Savoie’s Andouille Sausage

I love all things Cajun/Creole and as luck would have it, there are some fine styles of sausage that come out of Louisiana.  Unfortunately it can be difficult to find decent LA products in my market but from time to time I trip across one so I counted myself lucky one day as I was walking through Ingle’s market to find some Savoie’s Andouille Hickory Smoked Sausage. Continue reading “Savoie’s Andouille Sausage”

Southside Market Elgin 1882 Hot Recipe Sausage

Today we’re taking a bite of Southside Markets Elgin 1882 Hot Recipe Sausage. Here’s a quick blurb from their website about this product:

If you’ve been familiar with Southside Market for many years, you may think the sausage isn’t as hot as it once was. And you’re right! Many moons ago Ernest reduced the pepper so everyone could enjoy it. But after all these years, people keep asking for the old “hot” sausage. Thanks for your persistence. Here’s the old original recipe, with all the pepper you remember.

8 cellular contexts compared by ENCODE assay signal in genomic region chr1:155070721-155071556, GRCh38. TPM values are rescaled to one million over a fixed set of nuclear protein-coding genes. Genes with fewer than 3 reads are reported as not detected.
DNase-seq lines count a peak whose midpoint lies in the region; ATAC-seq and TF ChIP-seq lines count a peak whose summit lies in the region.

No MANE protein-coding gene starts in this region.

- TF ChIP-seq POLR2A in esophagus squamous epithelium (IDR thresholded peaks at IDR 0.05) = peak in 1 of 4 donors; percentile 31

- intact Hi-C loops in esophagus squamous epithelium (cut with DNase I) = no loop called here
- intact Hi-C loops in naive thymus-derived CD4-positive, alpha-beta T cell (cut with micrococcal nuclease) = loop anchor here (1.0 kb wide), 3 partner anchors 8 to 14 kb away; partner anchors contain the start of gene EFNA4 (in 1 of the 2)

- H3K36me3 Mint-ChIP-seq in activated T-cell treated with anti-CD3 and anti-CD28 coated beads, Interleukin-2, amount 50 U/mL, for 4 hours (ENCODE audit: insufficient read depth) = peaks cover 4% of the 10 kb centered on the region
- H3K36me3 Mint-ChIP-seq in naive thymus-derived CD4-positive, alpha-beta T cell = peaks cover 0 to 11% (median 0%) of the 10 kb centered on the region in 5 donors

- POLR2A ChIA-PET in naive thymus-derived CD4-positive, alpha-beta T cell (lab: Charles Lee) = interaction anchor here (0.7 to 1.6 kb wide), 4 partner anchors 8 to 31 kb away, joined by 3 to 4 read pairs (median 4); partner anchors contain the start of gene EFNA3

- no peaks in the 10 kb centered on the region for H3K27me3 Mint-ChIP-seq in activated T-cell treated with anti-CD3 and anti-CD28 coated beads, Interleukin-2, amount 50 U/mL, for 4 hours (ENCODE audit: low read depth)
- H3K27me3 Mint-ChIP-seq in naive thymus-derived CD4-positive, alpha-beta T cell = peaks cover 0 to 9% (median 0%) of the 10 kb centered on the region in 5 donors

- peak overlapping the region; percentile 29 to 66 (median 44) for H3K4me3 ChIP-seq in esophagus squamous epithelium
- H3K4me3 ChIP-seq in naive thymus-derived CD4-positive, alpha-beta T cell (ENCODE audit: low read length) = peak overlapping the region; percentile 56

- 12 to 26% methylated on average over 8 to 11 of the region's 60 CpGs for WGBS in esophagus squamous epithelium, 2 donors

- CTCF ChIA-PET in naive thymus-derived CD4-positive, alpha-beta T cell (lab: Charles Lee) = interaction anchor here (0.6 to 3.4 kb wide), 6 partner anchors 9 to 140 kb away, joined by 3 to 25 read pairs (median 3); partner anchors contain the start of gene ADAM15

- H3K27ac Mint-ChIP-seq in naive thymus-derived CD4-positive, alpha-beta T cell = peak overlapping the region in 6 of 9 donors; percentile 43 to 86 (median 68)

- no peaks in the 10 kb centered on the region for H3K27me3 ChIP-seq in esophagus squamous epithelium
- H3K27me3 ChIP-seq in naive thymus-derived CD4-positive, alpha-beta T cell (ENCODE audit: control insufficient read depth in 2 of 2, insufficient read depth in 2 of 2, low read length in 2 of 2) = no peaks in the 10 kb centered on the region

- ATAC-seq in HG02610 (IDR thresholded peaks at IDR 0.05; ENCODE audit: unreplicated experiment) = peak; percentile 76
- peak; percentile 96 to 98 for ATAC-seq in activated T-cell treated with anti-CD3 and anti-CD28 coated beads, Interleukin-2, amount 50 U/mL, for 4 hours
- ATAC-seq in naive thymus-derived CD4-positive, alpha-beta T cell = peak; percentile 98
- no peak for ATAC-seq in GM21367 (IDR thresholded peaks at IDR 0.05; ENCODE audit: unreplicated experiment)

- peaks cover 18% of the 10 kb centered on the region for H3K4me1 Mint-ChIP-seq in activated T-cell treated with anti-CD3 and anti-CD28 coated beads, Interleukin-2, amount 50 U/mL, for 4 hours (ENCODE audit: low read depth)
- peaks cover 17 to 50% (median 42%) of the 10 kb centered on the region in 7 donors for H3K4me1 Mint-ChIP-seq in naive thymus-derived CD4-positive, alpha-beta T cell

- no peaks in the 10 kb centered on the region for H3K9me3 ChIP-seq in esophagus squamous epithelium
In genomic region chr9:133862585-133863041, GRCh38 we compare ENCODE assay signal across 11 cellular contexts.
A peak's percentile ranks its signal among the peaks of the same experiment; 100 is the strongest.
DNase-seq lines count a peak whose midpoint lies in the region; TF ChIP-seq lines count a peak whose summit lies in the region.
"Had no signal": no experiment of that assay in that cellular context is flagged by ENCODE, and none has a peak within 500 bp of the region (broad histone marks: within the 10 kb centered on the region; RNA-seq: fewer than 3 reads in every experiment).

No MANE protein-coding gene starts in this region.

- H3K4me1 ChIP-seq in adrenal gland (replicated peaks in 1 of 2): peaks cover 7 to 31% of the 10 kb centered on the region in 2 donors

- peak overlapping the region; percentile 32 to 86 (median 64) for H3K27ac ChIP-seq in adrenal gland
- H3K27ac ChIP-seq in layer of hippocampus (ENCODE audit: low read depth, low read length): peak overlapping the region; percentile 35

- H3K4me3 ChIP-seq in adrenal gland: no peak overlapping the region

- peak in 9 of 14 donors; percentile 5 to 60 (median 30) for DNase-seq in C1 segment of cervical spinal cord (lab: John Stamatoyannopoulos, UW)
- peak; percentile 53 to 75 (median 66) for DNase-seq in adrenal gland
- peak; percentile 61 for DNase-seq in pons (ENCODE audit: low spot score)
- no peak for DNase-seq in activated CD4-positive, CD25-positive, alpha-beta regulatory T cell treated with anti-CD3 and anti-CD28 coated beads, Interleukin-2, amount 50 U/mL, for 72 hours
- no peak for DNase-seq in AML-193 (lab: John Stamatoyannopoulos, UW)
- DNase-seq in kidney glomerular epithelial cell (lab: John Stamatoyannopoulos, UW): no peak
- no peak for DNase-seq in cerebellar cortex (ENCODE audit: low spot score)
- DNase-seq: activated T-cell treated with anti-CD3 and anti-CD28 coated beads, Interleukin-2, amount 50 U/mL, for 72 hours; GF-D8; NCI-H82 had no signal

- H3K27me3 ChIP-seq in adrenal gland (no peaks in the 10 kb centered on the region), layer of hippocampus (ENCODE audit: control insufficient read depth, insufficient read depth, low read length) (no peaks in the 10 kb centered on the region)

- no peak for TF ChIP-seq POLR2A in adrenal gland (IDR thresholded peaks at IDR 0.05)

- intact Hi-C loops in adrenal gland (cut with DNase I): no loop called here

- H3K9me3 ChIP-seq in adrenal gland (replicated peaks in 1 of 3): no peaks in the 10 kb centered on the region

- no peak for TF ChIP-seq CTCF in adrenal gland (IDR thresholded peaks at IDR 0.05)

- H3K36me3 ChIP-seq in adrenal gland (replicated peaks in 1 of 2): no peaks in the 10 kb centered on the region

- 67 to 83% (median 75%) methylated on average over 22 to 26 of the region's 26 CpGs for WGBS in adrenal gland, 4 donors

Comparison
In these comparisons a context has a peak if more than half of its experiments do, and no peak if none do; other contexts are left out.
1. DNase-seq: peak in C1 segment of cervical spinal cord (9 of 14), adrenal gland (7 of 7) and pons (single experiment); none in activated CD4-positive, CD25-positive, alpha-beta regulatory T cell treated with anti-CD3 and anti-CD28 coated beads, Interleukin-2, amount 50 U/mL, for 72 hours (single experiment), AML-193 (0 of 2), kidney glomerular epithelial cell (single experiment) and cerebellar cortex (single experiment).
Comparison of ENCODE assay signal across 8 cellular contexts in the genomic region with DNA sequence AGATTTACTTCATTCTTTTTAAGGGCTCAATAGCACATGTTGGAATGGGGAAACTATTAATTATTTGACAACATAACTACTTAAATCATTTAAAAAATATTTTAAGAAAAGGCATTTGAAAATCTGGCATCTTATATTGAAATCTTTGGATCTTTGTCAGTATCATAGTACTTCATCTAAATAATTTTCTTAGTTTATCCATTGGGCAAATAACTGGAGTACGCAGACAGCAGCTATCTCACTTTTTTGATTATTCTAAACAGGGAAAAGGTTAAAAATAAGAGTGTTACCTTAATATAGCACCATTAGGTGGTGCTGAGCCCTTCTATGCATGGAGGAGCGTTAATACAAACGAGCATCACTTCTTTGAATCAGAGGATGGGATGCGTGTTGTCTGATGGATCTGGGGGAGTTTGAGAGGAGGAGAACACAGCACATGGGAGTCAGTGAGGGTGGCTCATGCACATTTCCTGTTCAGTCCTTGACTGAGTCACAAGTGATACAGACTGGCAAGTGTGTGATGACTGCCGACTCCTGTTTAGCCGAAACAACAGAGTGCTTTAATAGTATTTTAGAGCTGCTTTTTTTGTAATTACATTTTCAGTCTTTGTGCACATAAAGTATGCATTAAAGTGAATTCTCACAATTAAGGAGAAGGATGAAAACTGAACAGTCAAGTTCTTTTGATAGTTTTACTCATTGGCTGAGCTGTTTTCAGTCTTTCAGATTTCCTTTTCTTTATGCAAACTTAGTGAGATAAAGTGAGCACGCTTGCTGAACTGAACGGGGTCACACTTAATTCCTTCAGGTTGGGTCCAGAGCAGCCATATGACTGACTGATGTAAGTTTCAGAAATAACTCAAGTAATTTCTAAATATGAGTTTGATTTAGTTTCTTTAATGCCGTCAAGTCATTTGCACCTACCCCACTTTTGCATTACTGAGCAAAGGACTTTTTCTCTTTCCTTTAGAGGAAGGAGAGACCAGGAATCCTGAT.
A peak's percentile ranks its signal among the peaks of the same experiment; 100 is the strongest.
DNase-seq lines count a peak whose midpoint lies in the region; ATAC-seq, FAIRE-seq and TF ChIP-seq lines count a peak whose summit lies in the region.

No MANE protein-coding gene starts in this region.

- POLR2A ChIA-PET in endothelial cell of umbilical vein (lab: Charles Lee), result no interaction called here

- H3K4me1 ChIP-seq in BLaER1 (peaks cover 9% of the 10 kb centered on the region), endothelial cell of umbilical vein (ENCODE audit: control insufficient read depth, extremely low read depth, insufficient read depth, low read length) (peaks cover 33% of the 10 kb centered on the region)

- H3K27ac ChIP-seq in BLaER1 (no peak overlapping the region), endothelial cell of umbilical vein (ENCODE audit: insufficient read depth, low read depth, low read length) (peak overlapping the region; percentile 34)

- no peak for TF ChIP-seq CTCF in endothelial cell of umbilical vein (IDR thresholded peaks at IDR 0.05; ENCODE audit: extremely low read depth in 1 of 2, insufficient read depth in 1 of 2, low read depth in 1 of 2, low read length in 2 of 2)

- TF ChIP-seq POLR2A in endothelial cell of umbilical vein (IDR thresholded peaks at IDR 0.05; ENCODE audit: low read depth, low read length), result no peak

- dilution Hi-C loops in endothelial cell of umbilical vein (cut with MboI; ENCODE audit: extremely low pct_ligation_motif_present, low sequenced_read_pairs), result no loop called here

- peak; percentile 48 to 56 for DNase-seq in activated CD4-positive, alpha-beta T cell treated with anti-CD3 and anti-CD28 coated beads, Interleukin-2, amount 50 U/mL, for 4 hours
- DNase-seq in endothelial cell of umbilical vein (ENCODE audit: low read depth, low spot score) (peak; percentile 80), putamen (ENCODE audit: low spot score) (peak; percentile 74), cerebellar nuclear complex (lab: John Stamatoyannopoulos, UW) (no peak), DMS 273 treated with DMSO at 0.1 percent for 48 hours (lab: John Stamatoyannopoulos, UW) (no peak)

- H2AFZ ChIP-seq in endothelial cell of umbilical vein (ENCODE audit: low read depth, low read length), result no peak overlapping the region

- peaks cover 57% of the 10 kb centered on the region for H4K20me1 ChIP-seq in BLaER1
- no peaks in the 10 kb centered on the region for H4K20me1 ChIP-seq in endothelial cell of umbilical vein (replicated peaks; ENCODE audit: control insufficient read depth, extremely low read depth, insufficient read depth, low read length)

1882 Hot Recipe Sausage

Southside Market has a long and interesting history dating back to 1882 and has been owned continuously by the same family since 1968. They generously shipped one package of each sausage variety for our review so be sure to check back for more from Southside.

So on to the review of their 1882 Hot Recipe Sausage. Apparently the company removed some of the cayenne from their hot sausage recipe back around 1970. But with folks clamoring for it’s return, they brought it back. I heated 2 links of this sausage in a pan with a small amount of olive oil and then took the other 2 and placed them on the grill for about 20 minutes. Both cooking methods turned out about the same with the grilled sausages being a little leaner when finished.

This is a classic Texas beef sausage (some would say it’s THE classic Texas sausage meaning possibly the one that started it all) with a course grind and a thick casing. The meat was lean and there was just the right amount of fat with primarily juice instead of fat running on my plate when the sausages were sliced. This sausage had a nice beefy flavor and the seasoning was nice.